Posted on 08 August 2011.
Before using options as a tool for investing in the stock market, it is vitally important to first understand option trading basics, such as: what is an option?, what kinds of options can be traded?, how are options traded? Understanding option trading basics will help an investor make sound investment decisions when utilizing options as part of a trading or investing strategy.
An Option is a financial product that is comprised of a contract to buy or sell a specific amount of the option’s underlying instrument (which is a stock or commodity) at a specified price on a future date.
An Option contract to buy a specific amount of the option’s underlying instrument at a specified price on a future date is known as a Call Option.
An Option contract to sell a specific amount of the option’s underlying instrument at a specified price on a future date is known as a Put Option.
An understanding of option trading basics is not complete without an understanding of how investors use options in their investment and trading strategies. Investors use options for a variety of reasons, including: speculating that a stock is going to make a move higher or lower, locking in their gains on a stock that they hold that has made a significant move higher, and collecting a premium on a block of stock that they own.
Many investors use options to speculate on price moves in stocks. An investor would buy a call option to profit from an anticipated move higher in the price of a stock. The higher the move above the target price (strike price) for the option before the expiration date, the higher the profit is for the buyer of the call option. The opposite formula is used for put options. An investor would buy a put option to profit from an anticipated move lower in the price of a stock.
Investors also use options to lock in or insure in their gains in a stock by buying put options in sufficient amounts to cover their stock holdings near the current trading price of a stock. If the stock falls in price, then they can still sell their holdings in the stock at the put option’s target price, thus locking in their profit at a specific price regardless of what happens to the stock.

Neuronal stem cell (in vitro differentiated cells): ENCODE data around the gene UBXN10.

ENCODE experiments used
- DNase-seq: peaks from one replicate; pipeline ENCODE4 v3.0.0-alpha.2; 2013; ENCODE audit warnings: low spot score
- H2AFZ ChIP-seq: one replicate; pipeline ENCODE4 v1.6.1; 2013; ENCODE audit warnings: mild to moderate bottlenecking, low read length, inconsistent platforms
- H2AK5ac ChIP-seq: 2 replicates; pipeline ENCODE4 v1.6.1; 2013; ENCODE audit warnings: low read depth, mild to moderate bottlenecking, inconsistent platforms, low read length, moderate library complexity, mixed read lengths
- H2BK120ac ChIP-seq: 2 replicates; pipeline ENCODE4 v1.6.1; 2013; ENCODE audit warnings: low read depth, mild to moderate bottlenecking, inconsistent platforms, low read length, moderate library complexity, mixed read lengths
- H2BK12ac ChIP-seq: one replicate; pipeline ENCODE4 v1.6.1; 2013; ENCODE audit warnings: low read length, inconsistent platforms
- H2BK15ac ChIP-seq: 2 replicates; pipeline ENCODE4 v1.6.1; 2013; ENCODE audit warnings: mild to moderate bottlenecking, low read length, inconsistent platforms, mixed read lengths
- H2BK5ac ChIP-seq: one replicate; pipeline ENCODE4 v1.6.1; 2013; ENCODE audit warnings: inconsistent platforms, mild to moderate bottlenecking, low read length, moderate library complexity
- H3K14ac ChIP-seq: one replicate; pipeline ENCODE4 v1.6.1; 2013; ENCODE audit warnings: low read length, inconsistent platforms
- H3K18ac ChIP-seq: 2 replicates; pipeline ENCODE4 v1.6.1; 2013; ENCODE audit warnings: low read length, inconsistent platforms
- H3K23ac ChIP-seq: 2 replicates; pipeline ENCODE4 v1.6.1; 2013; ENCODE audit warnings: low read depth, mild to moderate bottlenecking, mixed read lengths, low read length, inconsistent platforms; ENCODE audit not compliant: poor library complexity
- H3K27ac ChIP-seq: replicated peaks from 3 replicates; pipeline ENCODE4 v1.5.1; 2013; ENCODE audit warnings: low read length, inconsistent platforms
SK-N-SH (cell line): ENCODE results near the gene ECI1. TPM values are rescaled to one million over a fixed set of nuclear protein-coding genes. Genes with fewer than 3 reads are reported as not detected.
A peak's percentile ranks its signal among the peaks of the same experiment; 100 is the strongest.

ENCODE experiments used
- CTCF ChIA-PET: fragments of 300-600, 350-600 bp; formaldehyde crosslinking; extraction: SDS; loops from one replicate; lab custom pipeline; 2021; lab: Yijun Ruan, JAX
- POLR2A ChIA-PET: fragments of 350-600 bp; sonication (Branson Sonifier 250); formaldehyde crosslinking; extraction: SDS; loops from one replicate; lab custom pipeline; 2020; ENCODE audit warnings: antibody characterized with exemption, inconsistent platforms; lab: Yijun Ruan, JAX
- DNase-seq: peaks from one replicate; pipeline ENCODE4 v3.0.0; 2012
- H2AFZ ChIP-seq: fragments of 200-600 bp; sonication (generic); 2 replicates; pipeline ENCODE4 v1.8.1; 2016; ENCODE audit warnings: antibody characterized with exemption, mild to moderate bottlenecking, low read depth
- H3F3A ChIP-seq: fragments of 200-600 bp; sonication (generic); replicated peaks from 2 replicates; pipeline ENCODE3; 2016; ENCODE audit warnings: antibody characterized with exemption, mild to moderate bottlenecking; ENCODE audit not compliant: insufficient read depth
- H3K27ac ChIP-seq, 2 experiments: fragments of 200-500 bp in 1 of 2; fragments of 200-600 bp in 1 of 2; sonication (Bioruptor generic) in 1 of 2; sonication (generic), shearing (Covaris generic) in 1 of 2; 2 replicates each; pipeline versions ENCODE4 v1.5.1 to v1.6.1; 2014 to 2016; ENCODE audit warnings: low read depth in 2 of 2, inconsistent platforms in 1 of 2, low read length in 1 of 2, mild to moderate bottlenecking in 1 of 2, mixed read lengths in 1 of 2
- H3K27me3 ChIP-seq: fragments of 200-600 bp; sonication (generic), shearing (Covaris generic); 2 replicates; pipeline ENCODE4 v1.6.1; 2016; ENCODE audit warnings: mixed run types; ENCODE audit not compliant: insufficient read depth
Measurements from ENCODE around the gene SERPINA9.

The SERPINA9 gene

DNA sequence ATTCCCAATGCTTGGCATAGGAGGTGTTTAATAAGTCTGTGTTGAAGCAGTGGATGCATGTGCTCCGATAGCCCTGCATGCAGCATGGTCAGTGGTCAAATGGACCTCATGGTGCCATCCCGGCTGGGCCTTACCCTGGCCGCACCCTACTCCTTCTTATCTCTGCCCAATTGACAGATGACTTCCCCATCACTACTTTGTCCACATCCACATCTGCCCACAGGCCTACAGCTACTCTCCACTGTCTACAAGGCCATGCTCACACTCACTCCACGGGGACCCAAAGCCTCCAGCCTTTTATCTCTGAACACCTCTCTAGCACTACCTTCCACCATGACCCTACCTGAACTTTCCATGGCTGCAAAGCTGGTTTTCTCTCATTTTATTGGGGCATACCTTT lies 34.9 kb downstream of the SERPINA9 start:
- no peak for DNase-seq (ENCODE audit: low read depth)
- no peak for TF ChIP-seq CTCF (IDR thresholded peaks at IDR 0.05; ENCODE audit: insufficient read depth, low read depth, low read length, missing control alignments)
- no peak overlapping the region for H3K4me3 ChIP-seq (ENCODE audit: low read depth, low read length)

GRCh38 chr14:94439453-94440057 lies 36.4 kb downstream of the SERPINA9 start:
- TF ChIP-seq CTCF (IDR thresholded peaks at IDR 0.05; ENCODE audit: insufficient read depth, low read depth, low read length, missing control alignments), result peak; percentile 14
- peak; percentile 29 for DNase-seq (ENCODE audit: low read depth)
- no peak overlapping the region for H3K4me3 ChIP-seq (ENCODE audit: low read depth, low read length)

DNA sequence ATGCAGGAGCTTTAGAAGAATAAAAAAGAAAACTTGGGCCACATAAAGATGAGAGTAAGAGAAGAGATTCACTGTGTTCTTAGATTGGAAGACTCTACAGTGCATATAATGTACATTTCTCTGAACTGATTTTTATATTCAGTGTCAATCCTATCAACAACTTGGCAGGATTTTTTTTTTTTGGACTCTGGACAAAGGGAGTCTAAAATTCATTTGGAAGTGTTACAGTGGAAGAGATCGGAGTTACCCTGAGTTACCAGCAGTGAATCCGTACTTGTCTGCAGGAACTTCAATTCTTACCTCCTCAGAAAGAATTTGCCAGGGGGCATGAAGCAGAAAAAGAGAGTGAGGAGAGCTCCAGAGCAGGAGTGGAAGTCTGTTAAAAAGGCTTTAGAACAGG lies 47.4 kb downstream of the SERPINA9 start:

A stockholder who owns a stock that wants to make some money off of their stock holdings without actually selling the stock can sell a put option and collect a premium from the buyer of the put option. Selling a put option can be risky, since the seller of the put option is relying on the stock to stay above the target price when the option expires. If the stock falls below the target price when the option expires, the seller of the put option may be forced to buy the underlying shares at the target price and provide them to the buyer of the put option, thus incurring a loss rather than making a profit from the premium that they collected for selling the put.
Options are also used in lieu of buying and selling actual shares in a stock because options are often much cheaper than the cost of actually buying shares of a stock, and therefore a trader or investor only has to commit a small amount of money to play a stock’s anticipated price movement.
Options are popular with some traders and investors because they protect a trader’s downside risk of playing an anticipated move in a stock’s price. If the stock does not move as anticipated, the loss associated with buying an option is limited to the premium (fee) that they paid to buy the option. Whereas, the loss associated with going long or short a stock can be substantial if the stock makes a significant unanticipated price move.
Those who wish to trade options are encouraged to go beyond option trading basics by learning as much as possible about the options market, which can be a very useful trading and investing tool.
© 2013 StockRockandRoll, LLC | All rights reserved